Is the government giving away $6,895 to "Americans who sign up for classes"? Not exactly: Although the federal government does offer Pell Grants worth up to $6,895, that funding is only available to college students whose financial needs make them eligible for the grant.
The claim was implied in a Facebook post on August 18, 2022. The post includes a video and a caption that reads:
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THE GOVERNMENT IS GIVING AWAY $6,895 TO AMERICANS WHO SIGN UP FOR CLASSES!
I just got my approval letter in the mail today, and I'm so excited to no longer be broke...
If you want to get $6,895, tap the Learn More button below.
This is what the post looked like on Facebook at the time of writing:
(Source: Facebook screenshot taken on Wed Aug 24 14:52:04 2022 UTC)
The post does not mention that the funding discussed in the post is Federal Pell Grant funding. The grant is usually awarded to undergraduate students with "exceptional financial need" who have not already earned a college degree or certification, although an exception may be made for a qualifying postbaccalaureate student in a teacher certification program. The amount of funding students can receive varies and can be up to $6,895, but not $6,895 every time. Students who receive Pell Grants are also still expected to pay for classes, not just "sign up."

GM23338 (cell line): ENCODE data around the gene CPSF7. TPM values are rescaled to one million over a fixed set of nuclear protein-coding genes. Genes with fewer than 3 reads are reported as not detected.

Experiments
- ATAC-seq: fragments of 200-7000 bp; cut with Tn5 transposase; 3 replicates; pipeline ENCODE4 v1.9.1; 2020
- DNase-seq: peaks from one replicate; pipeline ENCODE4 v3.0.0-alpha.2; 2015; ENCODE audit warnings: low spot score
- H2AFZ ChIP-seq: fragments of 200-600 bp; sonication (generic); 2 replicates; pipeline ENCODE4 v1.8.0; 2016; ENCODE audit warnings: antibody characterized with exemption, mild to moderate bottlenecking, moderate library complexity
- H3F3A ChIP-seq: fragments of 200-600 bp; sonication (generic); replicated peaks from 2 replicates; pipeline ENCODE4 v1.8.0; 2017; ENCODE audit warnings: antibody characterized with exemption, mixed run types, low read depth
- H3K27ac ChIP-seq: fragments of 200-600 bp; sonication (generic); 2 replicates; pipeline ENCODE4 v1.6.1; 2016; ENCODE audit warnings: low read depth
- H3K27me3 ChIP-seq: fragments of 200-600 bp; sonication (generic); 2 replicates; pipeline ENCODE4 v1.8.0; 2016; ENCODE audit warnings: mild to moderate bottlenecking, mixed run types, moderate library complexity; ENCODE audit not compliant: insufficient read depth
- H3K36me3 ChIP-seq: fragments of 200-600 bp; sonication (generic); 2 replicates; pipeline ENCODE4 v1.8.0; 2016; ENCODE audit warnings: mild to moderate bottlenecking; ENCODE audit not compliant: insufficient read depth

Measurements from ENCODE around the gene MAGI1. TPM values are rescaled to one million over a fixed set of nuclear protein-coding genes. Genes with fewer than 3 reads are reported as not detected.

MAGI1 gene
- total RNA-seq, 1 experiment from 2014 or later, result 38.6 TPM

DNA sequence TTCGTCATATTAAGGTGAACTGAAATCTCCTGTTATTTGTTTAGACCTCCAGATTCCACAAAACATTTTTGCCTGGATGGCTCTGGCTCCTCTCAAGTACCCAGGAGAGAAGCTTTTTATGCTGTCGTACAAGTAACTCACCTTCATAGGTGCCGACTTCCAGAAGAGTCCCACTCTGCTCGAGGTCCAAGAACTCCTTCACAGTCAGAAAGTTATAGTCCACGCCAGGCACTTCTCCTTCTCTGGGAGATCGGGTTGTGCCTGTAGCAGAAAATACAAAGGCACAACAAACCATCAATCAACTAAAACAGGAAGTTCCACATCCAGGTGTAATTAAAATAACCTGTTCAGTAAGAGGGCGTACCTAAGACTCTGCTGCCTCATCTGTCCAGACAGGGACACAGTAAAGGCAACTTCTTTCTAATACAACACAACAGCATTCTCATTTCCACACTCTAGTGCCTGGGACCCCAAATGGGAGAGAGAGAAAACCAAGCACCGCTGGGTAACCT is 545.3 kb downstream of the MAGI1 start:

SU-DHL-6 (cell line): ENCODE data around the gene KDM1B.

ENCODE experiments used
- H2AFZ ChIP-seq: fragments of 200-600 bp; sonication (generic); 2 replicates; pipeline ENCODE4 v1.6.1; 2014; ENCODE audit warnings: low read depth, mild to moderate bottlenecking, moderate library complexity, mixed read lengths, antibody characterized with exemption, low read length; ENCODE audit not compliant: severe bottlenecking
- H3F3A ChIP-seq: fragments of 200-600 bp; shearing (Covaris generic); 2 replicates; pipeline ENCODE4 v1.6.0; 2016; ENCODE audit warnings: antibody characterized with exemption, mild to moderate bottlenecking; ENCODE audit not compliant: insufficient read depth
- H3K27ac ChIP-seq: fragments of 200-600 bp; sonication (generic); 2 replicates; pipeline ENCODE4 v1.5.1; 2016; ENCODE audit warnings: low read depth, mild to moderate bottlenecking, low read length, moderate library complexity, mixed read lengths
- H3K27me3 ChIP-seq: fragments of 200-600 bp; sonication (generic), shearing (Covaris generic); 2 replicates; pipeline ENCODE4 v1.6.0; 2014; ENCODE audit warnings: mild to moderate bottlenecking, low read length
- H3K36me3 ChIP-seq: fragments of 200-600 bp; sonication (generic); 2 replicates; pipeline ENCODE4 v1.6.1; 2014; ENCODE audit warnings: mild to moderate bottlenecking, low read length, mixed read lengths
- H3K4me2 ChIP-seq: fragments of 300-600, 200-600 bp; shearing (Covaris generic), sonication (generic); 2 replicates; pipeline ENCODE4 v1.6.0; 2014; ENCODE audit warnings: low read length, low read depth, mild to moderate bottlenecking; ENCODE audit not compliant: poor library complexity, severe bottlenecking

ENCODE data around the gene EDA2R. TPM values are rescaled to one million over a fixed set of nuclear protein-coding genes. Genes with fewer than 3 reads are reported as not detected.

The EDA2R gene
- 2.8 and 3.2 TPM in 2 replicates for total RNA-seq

The link included in the Facebook post is a website called 4Merican Savings Tips that claims "New Government Funded Program Is Giving Americans Up To $6,895* For Signing Up For Classes." Ironically, the asterisk after the $6,895 figure points users to the aforementioned Federal Pell Grant link (linked again here), which makes it clear that the program is not available to all "Americans who sign up for classes." And, while the 4Merican Savings Tips website claims the Federal Pell Grant program is new, the grants have been awarded since 1973.
The federal student aid resource that discusses Pell Grants also links to a resource about federal student aid scams. It warns that students who want to apply for federal student aid must fill out a Free Application for Federal Student Aid.
Lead Stories previously debunked a claim that U.S. student loans cost the federal government over $60 billion more than those loans bring in during the year. That fact check is here.